© 2020 ROI Hunter
“Habit is one of the most wonderful principles of the whole human constitution. The special function of habit is to make that which is at first irksome for us to do, pleasant after a time to perform.”
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The Coronavirus Catalyst
How Habits Work
How Habits Form
How Habits End
What Habits is Coronavirus Forming?
How Should My Company React?
The Coronavirus Catalyst
In just a few weeks, the coronavirus has dramatically changed how customers shop, how retailers sell, and how purchasing can be fulfilled. Supply chains are broken, stores are closed, and the world is staying home.
The question is: what happens once the crisis ends? Will people return to their previous shopping and selling habits, or will they have formed new habits?
This article explores habit formation, reviews the habits currently being formed by the COVID-19 pandemic, and discusses how e-commerce retailers can react.
How Habits Work
Goals are all well and good, but habits are the real source of most changes in behavior. In his bestseller, The Power of Habit, author Charles Duhigg stated that 40% - 45% of what we do each day is habitual rather than based on conscious decision.
…”a habit is a choice that we deliberately make at some point, and then stop thinking about, but continue doing, often every day.”
Think of a habit as the brain’s way of becoming more efficient through automation. The brain converts several actions into one automatic response. A study from the European Journal of Social Psychology found that it takes an average of 66 days for a behavior to become automatic. The range of time it takes to form a habit is anywhere from 18 - 254 days.
And once a habit is formed, it’s damn hard to break. There are numerous science-laden articles, even full scholarly books, dedicated just to helping people break their habits.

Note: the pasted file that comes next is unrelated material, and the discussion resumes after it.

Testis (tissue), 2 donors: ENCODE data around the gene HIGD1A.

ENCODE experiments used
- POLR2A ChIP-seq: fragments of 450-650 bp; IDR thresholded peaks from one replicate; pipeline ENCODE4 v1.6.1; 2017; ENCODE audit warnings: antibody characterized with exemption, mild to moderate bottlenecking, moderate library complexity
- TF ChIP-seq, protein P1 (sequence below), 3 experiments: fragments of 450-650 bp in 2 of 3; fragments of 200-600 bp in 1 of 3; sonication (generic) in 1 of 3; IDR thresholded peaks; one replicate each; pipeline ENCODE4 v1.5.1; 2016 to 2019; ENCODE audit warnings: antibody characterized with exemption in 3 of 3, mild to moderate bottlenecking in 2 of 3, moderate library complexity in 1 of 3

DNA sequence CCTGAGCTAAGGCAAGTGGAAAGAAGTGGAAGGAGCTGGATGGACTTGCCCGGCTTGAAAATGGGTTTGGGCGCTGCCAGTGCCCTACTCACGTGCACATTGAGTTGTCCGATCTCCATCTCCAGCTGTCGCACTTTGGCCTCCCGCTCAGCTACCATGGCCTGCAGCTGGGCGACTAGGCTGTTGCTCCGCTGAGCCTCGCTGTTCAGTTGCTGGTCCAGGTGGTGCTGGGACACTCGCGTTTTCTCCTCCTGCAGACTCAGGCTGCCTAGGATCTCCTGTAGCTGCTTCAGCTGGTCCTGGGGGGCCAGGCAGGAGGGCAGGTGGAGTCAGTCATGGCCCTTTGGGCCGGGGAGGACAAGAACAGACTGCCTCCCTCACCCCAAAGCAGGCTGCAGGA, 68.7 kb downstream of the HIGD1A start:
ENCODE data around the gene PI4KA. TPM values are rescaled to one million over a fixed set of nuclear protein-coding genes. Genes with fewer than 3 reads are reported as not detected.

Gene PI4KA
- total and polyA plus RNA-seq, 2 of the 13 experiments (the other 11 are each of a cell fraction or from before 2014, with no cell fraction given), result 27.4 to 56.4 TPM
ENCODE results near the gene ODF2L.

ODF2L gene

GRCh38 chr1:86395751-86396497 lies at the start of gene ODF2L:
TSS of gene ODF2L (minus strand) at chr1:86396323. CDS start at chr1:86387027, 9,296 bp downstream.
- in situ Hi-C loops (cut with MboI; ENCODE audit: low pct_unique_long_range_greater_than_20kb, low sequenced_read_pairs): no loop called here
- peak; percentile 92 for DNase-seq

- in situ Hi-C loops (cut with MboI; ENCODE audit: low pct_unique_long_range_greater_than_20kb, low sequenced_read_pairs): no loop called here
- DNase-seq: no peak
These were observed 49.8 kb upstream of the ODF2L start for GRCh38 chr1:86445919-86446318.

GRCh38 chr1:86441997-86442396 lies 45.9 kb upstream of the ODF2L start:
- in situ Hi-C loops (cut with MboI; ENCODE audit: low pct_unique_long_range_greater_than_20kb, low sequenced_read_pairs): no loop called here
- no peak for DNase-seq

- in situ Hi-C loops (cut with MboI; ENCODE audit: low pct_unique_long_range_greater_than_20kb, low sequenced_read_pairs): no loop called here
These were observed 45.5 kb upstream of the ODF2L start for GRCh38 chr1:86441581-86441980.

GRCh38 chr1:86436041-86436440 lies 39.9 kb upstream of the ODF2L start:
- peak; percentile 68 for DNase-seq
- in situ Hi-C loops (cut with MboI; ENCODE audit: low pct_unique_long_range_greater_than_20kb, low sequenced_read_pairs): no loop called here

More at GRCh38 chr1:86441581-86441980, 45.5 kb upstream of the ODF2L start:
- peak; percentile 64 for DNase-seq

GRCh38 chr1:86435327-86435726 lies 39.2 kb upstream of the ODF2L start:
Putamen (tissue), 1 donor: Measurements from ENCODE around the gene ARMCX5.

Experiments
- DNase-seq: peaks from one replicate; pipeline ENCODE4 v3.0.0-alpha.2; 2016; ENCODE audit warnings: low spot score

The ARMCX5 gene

How Habits Form
Duhigg’s book describes a three step loop of habit formation:
Over enough repetitions the loop becomes a habit. Now the cue, all on its own, has the power to make you crave the reward you know lies at the end.
Let’s say you’re a smoker. Your routine is to take a cigarette out and smoke it. The cue for this behavior could be anything: maybe you smoke when you feel bored; having just eaten could also be a cue. Let’s use a common smoking trigger: stress.
Finally, what’s the reward for the behavior? Again, this will vary (the reward could be that you get a ten minute break outside), but we’ll use a common reward for smoking: the nicotine relaxes you.
After enough repetition, the cue of feeling stressed becomes intrinsically linked to the nicotine reward. Whenever you get stressed, you now crave the release that nicotine offers
“When a habit emerges, the brain stops fully participating in decision making. So unless you deliberately fight a habit - unless you find new routines - the pattern will unfold automatically.”
How Habits End
To quit smoking or change any other habit, Duhigg recommends identifying the cue and the reward involved in the behavior and replacing them with something else, consciously at first, until the new loop becomes automatic, eventually becoming a new habit.